It will enhance bargaining power against traders, middlemen, contractors, creditors and landlords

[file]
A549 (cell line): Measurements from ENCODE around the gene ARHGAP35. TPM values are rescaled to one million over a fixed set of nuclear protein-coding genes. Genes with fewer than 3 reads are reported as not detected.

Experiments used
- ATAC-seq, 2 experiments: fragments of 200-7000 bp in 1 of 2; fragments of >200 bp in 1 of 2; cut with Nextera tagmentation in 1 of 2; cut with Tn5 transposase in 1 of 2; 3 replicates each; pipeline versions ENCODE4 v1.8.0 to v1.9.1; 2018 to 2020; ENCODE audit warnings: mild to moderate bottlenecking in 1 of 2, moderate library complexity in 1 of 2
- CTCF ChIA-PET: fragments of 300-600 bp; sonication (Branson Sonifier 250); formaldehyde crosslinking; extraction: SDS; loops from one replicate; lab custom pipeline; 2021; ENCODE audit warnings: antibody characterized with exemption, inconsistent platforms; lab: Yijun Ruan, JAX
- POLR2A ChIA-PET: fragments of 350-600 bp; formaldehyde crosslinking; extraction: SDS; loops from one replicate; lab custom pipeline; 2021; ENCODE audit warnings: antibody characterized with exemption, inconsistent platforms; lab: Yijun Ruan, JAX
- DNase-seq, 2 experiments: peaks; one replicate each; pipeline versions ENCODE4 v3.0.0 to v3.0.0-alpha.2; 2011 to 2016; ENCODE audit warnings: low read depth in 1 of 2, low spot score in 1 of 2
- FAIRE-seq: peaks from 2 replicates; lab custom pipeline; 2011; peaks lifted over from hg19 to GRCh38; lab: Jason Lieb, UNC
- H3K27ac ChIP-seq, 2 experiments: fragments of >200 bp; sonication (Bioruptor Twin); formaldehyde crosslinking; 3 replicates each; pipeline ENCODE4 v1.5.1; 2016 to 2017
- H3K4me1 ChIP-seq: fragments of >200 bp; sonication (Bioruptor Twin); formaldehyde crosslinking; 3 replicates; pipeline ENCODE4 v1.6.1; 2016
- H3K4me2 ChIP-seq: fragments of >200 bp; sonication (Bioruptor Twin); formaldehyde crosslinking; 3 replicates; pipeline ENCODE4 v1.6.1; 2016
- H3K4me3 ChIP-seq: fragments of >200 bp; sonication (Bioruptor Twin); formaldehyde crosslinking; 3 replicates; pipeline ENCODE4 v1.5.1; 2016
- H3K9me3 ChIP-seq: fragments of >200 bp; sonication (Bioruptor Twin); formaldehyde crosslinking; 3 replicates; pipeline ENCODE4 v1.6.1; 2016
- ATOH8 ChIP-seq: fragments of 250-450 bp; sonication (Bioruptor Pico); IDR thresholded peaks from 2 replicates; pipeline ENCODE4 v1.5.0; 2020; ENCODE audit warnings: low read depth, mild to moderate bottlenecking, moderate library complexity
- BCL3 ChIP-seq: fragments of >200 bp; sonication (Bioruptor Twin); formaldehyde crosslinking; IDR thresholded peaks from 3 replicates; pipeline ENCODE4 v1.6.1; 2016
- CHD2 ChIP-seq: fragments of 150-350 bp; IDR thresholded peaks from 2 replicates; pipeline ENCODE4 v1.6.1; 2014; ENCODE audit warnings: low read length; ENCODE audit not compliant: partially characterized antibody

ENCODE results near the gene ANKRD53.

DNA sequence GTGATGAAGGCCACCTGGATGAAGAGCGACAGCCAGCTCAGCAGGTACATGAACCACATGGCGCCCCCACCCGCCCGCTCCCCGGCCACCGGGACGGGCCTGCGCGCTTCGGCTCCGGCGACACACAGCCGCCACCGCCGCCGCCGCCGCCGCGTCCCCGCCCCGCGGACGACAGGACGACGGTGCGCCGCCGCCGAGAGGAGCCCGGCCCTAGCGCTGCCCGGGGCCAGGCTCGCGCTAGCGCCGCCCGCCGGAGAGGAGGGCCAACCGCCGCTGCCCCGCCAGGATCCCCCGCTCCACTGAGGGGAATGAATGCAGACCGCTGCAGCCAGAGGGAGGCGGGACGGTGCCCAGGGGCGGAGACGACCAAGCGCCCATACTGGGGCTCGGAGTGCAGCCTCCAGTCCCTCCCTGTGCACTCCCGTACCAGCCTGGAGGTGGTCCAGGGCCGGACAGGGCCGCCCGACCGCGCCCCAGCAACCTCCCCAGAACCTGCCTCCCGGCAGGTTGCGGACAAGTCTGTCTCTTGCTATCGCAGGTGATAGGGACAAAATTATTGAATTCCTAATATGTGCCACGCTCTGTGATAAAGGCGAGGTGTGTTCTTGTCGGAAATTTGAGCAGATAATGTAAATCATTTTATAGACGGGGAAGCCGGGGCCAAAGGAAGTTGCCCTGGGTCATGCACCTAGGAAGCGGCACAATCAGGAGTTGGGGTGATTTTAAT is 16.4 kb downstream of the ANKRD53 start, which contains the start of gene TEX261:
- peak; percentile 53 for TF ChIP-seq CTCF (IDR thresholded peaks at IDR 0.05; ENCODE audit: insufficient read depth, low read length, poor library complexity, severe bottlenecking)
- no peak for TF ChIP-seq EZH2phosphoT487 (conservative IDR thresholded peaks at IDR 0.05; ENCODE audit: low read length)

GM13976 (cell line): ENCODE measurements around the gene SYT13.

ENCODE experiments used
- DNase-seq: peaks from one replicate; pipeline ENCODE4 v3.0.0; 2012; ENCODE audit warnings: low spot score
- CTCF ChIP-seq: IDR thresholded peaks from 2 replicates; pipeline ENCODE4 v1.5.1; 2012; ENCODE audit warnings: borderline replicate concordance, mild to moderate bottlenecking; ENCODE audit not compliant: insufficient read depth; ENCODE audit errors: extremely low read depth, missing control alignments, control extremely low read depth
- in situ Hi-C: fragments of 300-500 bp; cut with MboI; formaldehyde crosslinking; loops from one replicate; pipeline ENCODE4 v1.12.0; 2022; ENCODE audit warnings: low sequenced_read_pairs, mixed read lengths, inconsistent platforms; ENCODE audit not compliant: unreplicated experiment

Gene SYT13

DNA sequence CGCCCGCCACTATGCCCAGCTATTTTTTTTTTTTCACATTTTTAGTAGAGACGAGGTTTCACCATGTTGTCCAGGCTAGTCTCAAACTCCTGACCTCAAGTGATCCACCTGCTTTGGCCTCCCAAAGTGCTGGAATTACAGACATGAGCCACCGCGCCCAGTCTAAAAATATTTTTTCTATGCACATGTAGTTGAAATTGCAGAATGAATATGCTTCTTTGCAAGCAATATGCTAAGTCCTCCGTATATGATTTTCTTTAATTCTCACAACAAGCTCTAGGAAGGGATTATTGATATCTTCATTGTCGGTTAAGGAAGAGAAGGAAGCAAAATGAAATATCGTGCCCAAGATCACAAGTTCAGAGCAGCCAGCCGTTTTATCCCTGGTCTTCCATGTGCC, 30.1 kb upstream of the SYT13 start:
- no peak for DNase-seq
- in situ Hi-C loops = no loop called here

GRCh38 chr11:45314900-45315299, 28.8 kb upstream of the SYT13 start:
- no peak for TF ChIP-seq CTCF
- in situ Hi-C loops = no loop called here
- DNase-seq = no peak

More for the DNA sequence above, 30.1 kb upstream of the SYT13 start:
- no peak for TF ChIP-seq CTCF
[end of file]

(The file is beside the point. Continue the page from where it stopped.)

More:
The idea of an unconditional universal basic income (UBI) for everybody, rich or poor, has been around for quite some time in the West. But until recently this has not been discussed much in India. More than five years back, in an Economic And Political Weekly article (5 March 2011) I had suggested this for India, funded by a part of the regressive subsidies that now go to the better-off. In an interview with Mint in 2014, I again referred to the idea. Renana Jhabvala of the Self-Employed Women’s Association (SEWA), when she saw that interview, brought to my attention her co-authored 2015 book on basic income for India. More recently, Vijay Joshi, in his 2016 book, has adopted the idea of UBI funded by regressive subsidies.